Skip to Content
Weapons, tactical training and physical fitness are all part of the preparation to serve in war zones. Learning about other languages and cultures is also critical for modern armed forces, says a top New Zealand Defence Force officer, speaking at a symposium on Irregular Warfare recently.
The one-day event, organised jointly by Massey University’s Centre for Defence and Security Studies and the New Zealand Army, drew together academics, students and Defence personnel at Linton Military Camp to hear about and discuss a range of issues relating to modern conflict.
Conflict where one or both combatants can be defined as ‘irregular’ rather than ‘regular’ or conventional armed forces. It is also termed ‘guerrilla’ or ‘asymmetric’ warfare.
Squadron Leader Robert Nash, a teaching fellow from the RNZAF based at Massey’s Centre for Defence and Security Studies, coordinates a paper on irregular warfare and, with the support of Kristy Hill from the Army’s Adaptive Warfighting Centre, organised the symposium.
Colonel Grant Motley, Commander of the New Zealand Defence College, giving the keynote speech.
Education was a key theme of Commander of the New Zealand Defence Force College Colonel Grant Motley’s keynote address. He told the 140-strong audience New Zealand’s defence force needed to “engage more, be influential in, and knowledgeable about, the ‘human’ environment”.
“We need to progress the idea of the Army as a learning organisation, as it seems clear that in irregular warfare, the familiar but cutely adapted mantra, ‘who learns wins’ is a valuable one to keep in mind,” he said.
“Regional and country-specific knowledge of language, cultural awareness and understanding, our own cultural self-awareness, the specifics of the host nation economy, ecology and ethnic and social factors” are all key factors in effective military operations, he says.
Colonel Motley says the educational focus and profile of the Army needs to diversify. “Irregular warfare has and will continue to demand skills in anthropology, sociology, history, politics, media studies, journalism and psychology. We need to pursue this knowledge having selected the right people and then invest in them, their future and the right programmes.”
“Much of our approach to learning is largely an approach to training – dealing with anticipated events via the execution of prescribed tasks in a uniform and disciplined manner.” Education, he says, is about developing a “cognitive edge”, and an ability to deal with the unpredictable and modify what was taught in order to respond to new, unexpected challenges, Colonel Motley said.
He also spoke about political leadership, the “battle of the narrative”, and the role of communications as major challenges of irregular warfare. “We need to involve political leadership in the planning process and decision-making. We have partitioned them from that, and then wonder why and are disappointed that we weren’t understood,” he said.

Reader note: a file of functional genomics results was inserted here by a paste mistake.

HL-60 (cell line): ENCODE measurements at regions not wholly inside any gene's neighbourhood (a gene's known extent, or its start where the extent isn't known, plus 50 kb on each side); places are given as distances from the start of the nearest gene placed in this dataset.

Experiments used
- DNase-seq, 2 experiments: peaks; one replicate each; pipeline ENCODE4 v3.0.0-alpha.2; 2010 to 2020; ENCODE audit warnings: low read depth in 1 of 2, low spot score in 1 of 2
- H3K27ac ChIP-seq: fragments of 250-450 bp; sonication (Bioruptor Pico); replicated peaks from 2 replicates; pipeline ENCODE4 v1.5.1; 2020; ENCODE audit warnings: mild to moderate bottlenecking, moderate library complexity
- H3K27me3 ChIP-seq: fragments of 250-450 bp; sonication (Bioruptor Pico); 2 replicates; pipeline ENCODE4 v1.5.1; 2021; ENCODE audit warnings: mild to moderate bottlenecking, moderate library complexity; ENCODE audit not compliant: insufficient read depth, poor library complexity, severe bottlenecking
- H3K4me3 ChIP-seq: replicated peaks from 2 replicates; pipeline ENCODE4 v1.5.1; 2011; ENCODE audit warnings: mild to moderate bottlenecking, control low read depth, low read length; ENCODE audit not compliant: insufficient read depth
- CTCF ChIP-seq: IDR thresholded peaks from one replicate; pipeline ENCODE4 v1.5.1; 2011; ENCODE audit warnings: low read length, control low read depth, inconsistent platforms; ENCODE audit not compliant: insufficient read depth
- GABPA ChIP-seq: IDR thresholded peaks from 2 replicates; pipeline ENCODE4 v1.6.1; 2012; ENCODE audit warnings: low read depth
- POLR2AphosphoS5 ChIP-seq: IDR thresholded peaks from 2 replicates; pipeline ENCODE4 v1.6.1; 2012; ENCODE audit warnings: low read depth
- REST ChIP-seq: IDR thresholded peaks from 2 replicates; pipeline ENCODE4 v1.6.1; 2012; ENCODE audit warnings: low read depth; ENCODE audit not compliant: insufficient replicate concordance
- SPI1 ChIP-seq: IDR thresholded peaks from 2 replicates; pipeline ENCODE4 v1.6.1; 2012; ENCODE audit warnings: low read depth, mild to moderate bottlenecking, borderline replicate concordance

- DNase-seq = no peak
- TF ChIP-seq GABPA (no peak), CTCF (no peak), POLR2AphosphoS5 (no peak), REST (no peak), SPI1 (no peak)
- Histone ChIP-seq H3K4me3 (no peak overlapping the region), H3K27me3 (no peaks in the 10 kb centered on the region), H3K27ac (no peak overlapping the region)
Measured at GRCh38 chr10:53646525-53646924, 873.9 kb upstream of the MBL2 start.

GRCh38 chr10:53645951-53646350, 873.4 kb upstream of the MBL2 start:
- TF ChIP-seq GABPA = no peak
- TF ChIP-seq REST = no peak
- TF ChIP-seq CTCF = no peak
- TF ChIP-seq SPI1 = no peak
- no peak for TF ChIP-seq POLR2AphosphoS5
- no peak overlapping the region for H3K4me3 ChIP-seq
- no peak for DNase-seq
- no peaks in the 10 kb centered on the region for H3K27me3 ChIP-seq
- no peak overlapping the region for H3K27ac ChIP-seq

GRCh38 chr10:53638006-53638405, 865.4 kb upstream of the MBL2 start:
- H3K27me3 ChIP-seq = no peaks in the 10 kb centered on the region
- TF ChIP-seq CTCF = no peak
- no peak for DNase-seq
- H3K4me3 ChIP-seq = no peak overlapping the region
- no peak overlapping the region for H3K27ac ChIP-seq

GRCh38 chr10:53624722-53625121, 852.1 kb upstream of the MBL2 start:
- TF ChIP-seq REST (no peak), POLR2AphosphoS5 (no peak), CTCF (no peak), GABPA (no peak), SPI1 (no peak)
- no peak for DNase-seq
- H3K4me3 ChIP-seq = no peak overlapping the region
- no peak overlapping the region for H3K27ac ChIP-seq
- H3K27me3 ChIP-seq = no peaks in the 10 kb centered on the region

Conflicts of the 21st Century are “less about territory, more about values”, he says. “It’s not easy to mobilise and maintain public support and understanding in the Western world for seemingly less threatening and less obvious ideological reasons.”
Communications in irregular warfare scenarios are an “uneven playing field”, he says, but Western armed forces need to be accountable, transparent, truthful, lawful, able to admit to mistakes, and meet political and coalition expectations. However, these requirements have resulted in “centralised, reactive and slow-paced media operations in contrast to an enemy who can claim responsibility when it suits, lie when convenient, deny mistakes, operate above the law”.
The latest electronic and computer technologies used by terrorists were the focus of Centre for Defence and Security Studies teaching fellow Theo Corfiatis’ presentation, The Irregular Warrior’s Toolbox – Modern Tools of War.
Mr Corfiatis described the attention-grabbing “Kim Kardashian-factor” of 21st century irregular warfare scenarios, where a fighter “with a gun in one hand and a cell phone in the other” films and distributes live footage on social media of the destruction and carnage he is unleashing, then checks online reactions.
Electronics and smart technology – including remote controlled toys that can be bought at a toyshop – are being used “with devastating effects”, he said. Much of the information on creating devices is available via online manuals and forums, and on the Deep Web (or Invisible or Hidden Web), and uses everyday domestic items, from microwave ovens and washing machine timers to deodorant and doorbells.
Bryan Dorn, from Headquarters New Zealand Defence Force, spoke about the importance of systems thinking, or the analysis of the use of social networks and modern communications technology in the battle against irregular warriors.
Squadron Leader Nash, who completed a Master in International Security at Massey in 2013, says the symposium was a rare and important opportunity for knowledge sharing and an exchange of viewpoints between defence personnel, academics and students on issues vital to New Zealand’s participation in 21st century international conflicts. He talked about how Western governments need to do more in the “battle for legitimacy” when faced with adversaries opposed to a Westernised worldview in his presentation: Hearts and Minds – the Battle of the Narrative.
Defence Force officers spoke of their deployment experiences and their observations of conflict in Sudan, Sinai, and Syria, and on the building partner capacity mission in Afghanistan.
Massey students who attended are studying for a Bachelor of Arts in Defence and Security Studies for a variety of reasons, from wanting to work in a humanitarian capacity in conflict zones, to working as a psychologist in the military to help soldiers with post-traumatic stress disorder.
Created: 04/09/2015 | Last updated: 08/09/2015
Page authorised by Corporate Communications Director